Rising CO2 levels creating crazy fish

Rising oceanic carbon dioxide (CO2) levels are disrupting a key brain receptor in fish, causing dramatic changes in their brain chemistry, behavior and sensory abilities, say Australian researchers from the ARC Centre of Excellence for Coral Reef Studies. Their work appears in the journal Nature Climate Change.

Around 2.3 billion tons of human CO2emissions dissolve into the world’s oceans every year, causing significant changes to the chemical makeup of the water. It was previously established that dissolved CO2 was affecting calcification in shellfish but this is the first time that CO2 has been shown to affect fish. “We’ve now established it isn’t simply the acidification of the oceans that is causing disruption – as is the case with shellfish and plankton with chalky skeletons – but the actual dissolved CO2 itself is damaging the fishes’ nervous systems… a direct and previously unknown threat which is likely to impair their chances of survival,” explained researcher Philip Munday.

Munday began by studying how baby clown and damsel fishes performed alongside their predators in CO2-enriched water. He found that while the predators were somewhat affected, the baby fish suffered much higher rates of attrition. “Our early work showed that the sense of smell of baby fish was harmed by higher CO2 in the water – meaning they found it harder to locate a reef to settle on or detect the warning smell of a predator fish,” he noted.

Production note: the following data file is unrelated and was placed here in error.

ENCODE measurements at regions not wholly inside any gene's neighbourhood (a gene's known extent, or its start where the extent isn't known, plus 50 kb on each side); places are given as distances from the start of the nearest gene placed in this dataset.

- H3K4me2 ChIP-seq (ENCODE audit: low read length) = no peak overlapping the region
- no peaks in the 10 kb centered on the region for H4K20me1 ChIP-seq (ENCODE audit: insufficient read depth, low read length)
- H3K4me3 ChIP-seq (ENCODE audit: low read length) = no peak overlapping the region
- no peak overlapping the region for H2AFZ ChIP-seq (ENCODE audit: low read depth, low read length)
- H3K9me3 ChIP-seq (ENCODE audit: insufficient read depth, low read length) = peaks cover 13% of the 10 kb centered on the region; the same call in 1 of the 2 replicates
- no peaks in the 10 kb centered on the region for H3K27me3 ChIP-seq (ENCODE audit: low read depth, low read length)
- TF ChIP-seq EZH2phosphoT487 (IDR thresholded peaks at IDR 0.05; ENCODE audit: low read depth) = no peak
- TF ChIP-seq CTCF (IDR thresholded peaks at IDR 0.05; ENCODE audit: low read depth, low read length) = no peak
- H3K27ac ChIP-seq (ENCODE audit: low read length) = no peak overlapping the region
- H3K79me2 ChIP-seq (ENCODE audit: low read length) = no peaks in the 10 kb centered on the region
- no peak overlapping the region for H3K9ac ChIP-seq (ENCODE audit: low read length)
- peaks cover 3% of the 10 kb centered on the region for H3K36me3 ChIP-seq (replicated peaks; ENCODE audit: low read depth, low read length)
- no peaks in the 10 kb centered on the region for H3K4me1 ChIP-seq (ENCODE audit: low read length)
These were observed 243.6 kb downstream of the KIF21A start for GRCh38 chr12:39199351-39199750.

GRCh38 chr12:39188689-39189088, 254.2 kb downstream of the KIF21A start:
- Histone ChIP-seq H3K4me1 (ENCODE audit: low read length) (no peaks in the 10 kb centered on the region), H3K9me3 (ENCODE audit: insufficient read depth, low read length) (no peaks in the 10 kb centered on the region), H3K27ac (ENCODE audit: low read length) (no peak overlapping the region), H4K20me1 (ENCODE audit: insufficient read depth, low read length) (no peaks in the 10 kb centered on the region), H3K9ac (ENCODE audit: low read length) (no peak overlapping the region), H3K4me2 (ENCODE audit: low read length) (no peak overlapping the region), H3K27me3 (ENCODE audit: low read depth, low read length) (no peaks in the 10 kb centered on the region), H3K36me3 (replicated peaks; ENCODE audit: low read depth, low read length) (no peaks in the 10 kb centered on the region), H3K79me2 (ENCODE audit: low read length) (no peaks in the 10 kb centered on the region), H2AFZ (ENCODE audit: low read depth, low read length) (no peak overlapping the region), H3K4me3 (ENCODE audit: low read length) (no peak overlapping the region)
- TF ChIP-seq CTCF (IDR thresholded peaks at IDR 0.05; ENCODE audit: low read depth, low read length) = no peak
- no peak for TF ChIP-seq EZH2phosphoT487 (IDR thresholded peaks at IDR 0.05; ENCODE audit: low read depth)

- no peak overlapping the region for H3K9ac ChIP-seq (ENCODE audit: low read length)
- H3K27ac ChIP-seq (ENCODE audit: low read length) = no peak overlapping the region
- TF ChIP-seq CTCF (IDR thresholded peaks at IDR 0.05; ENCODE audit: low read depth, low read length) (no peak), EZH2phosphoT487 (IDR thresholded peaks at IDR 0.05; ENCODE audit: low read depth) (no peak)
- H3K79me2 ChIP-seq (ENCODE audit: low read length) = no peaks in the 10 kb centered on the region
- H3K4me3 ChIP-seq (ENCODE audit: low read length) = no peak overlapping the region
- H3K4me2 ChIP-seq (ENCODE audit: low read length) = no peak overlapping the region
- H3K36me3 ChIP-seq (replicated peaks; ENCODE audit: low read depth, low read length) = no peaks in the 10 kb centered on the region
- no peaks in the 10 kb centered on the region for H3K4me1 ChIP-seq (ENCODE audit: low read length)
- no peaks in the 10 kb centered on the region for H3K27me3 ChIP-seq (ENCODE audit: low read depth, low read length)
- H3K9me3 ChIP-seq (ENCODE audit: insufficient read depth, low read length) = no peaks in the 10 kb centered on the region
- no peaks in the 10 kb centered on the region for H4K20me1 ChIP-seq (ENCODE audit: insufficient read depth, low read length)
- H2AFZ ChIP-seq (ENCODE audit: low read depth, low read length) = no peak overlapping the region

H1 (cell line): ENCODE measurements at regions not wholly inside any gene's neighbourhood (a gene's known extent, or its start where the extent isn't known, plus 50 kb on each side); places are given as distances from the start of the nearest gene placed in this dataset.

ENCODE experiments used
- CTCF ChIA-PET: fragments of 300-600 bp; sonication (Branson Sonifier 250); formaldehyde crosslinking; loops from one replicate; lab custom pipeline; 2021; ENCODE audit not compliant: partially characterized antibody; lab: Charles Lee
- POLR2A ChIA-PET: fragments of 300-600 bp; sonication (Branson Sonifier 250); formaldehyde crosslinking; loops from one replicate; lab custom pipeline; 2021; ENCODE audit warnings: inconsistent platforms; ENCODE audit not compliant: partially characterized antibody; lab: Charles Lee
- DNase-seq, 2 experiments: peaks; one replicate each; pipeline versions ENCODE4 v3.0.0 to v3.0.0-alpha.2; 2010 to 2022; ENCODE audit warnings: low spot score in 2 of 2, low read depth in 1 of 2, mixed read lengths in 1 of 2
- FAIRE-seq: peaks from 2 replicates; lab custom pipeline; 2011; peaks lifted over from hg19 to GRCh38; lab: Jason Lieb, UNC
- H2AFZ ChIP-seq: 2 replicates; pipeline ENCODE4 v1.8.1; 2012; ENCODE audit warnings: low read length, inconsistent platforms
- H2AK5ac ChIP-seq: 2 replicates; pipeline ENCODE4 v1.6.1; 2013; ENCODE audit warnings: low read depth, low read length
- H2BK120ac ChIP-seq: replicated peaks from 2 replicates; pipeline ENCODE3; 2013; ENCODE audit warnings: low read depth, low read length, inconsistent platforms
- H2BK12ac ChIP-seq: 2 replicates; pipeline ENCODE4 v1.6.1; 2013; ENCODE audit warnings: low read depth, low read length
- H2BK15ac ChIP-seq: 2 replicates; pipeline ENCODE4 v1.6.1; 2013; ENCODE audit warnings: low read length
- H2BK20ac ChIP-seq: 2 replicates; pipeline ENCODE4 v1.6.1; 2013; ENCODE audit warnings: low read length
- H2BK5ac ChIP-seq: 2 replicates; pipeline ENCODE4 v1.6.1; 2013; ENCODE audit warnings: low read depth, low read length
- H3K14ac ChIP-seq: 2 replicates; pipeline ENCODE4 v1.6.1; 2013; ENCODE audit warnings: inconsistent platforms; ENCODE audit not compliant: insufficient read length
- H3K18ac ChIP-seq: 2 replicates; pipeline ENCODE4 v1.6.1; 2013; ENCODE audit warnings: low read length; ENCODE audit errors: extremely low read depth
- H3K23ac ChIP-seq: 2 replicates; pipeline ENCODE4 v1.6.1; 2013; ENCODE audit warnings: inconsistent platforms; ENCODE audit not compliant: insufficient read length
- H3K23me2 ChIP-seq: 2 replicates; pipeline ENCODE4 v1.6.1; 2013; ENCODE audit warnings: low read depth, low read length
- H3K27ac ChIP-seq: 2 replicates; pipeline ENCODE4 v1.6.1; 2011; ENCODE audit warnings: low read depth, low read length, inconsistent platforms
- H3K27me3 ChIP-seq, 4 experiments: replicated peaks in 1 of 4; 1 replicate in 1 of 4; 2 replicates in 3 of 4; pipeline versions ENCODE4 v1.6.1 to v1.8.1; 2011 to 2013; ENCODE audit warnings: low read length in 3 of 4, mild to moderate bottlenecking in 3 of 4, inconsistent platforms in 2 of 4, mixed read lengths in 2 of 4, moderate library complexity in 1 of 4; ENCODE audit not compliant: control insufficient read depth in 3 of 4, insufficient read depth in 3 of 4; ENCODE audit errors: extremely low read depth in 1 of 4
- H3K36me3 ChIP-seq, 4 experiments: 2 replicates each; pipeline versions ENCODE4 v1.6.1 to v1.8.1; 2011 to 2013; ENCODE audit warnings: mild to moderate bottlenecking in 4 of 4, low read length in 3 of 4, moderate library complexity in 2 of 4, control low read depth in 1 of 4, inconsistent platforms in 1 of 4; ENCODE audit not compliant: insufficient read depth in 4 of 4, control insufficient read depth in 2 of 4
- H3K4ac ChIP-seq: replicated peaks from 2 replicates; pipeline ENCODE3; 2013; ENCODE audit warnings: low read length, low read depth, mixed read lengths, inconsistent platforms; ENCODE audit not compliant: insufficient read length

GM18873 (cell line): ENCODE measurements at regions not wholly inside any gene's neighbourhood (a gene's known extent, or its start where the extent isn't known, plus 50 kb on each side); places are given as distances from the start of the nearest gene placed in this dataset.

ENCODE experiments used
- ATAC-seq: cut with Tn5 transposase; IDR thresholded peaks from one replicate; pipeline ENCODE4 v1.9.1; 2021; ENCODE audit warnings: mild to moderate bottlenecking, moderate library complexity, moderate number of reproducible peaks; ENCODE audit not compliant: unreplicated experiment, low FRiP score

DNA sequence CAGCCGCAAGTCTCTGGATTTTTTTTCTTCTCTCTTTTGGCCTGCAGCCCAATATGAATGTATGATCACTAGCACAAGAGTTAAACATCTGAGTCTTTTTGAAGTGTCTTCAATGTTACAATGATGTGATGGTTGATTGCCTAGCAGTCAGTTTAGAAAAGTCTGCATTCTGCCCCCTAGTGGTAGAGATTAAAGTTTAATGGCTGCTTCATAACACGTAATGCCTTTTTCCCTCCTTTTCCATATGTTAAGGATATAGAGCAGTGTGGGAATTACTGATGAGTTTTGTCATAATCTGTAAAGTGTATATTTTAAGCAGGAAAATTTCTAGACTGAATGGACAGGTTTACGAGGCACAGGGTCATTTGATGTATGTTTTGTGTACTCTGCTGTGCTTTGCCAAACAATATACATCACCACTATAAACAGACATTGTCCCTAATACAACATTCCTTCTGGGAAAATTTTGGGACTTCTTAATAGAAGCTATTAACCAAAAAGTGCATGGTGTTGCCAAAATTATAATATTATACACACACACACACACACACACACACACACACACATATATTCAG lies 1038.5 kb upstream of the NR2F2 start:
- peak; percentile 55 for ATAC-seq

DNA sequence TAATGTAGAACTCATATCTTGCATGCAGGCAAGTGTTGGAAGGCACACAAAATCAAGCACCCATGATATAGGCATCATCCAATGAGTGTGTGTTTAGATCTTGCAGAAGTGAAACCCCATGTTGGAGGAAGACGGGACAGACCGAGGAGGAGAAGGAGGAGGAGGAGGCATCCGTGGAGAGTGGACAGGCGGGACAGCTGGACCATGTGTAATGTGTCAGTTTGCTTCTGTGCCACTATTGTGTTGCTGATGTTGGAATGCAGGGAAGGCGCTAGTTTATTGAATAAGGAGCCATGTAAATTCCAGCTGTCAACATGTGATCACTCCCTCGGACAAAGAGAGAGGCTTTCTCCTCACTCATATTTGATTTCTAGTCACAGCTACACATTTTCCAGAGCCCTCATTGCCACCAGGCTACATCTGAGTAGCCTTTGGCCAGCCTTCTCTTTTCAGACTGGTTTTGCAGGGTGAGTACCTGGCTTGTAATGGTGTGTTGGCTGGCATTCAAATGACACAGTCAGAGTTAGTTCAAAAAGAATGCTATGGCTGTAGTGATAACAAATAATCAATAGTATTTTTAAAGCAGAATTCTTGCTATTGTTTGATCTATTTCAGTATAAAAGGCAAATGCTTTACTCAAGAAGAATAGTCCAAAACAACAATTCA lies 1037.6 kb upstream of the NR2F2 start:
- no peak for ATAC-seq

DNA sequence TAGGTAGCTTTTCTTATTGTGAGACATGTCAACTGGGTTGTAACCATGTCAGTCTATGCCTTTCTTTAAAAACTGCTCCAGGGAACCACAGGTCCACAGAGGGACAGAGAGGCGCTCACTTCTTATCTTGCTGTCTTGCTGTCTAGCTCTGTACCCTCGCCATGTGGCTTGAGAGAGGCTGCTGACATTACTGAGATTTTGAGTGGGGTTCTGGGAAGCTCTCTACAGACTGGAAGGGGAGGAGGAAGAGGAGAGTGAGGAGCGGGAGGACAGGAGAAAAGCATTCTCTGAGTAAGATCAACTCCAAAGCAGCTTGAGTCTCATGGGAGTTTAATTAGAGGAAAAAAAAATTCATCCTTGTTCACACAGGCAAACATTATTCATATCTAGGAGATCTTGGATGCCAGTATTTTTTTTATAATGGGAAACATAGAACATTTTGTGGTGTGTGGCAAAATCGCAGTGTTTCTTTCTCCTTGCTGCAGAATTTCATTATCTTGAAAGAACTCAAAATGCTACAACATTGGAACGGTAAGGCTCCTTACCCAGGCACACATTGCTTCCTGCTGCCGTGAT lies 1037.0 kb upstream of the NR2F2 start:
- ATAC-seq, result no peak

Also affected was the fishes’ sense of hearing, which they use to locate reefs. “They were confused and no longer avoided reef sounds during the day. Being attracted to reefs during daylight would make them easy meat for predators,” said Munday. Additional experiments showed the fish also tended to lose their natural instinct to turn left or right – an important factor in schooling behavior which also makes them more vulnerable, as lone fish are easy prey.

Investigating the physiological effects further, Munday’s team found that high CO2directly stimulates a receptor in the fish brain called GABA-A, leading to a reversal in its normal function and over-excitement of certain nerve signals.

While most animals with brains have GABA-A receptors, the team considers the effects of elevated CO2 are likely to be most felt by those living in water, as they have lower blood CO2 levels normally. They add that the main impact is likely to be felt by some crustaceans and by most fishes. The work shows that fish with high oxygen consumption are likely to be most affected, suggesting the effects of high CO2 may impair some species worse than others – possibly including species targeted by the world’s fishing industries.

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Source: ARC Centre of Excellence for Coral Reef Studies

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